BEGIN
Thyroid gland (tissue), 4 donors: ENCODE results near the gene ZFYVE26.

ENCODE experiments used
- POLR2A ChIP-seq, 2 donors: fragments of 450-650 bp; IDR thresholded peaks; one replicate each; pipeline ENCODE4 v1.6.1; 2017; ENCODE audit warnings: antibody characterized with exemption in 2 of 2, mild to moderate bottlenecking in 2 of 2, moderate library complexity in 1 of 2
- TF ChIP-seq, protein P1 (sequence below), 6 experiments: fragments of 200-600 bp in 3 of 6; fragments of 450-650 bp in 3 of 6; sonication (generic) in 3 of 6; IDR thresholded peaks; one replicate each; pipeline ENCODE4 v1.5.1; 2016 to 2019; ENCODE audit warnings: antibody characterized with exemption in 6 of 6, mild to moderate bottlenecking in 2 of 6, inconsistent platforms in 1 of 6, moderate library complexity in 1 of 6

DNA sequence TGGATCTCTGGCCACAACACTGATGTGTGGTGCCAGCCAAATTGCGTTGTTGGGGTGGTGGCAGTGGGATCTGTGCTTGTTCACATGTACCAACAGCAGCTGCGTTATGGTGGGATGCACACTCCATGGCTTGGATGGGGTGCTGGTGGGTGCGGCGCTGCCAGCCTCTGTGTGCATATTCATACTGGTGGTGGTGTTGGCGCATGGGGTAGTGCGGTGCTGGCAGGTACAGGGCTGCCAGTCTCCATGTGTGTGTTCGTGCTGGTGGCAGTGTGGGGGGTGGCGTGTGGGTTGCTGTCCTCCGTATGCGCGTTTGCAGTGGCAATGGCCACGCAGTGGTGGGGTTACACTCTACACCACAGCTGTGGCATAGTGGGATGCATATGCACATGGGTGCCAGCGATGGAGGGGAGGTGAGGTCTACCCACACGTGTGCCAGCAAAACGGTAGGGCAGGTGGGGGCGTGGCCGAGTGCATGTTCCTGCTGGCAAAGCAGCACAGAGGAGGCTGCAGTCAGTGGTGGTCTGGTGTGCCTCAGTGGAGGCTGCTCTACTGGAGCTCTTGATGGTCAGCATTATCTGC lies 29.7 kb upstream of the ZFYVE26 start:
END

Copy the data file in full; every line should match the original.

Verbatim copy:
Thyroid gland (tissue), 4 donors: ENCODE results near the gene ZFYVE26.

ENCODE experiments used
- POLR2A ChIP-seq, 2 donors: fragments of 450-650 bp; IDR thresholded peaks; one replicate each; pipeline ENCODE4 v1.6.1; 2017; ENCODE audit warnings: antibody characterized with exemption in 2 of 2, mild to moderate bottlenecking in 2 of 2, moderate library complexity in 1 of 2
- TF ChIP-seq, protein P1 (sequence below), 6 experiments: fragments of 200-600 bp in 3 of 6; fragments of 450-650 bp in 3 of 6; sonication (generic) in 3 of 6; IDR thresholded peaks; one replicate each; pipeline ENCODE4 v1.5.1; 2016 to 2019; ENCODE audit warnings: antibody characterized with exemption in 6 of 6, mild to moderate bottlenecking in 2 of 6, inconsistent platforms in 1 of 6, moderate library complexity in 1 of 6

DNA sequence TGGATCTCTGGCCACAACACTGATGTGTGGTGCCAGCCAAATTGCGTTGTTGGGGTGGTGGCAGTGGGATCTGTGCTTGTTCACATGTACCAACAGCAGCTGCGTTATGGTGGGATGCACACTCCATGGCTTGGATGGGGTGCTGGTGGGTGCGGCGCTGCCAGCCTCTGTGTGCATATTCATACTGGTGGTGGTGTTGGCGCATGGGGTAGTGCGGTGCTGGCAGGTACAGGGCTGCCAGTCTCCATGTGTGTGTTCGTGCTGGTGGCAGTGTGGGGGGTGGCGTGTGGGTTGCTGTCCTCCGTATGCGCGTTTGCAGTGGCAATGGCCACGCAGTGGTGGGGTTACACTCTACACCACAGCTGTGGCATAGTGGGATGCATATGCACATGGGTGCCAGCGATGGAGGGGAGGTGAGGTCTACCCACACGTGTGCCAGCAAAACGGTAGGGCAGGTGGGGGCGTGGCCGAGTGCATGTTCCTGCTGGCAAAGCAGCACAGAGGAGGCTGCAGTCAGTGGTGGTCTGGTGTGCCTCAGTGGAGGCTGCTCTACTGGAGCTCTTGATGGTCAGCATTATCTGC lies 29.7 kb upstream of the ZFYVE26 start: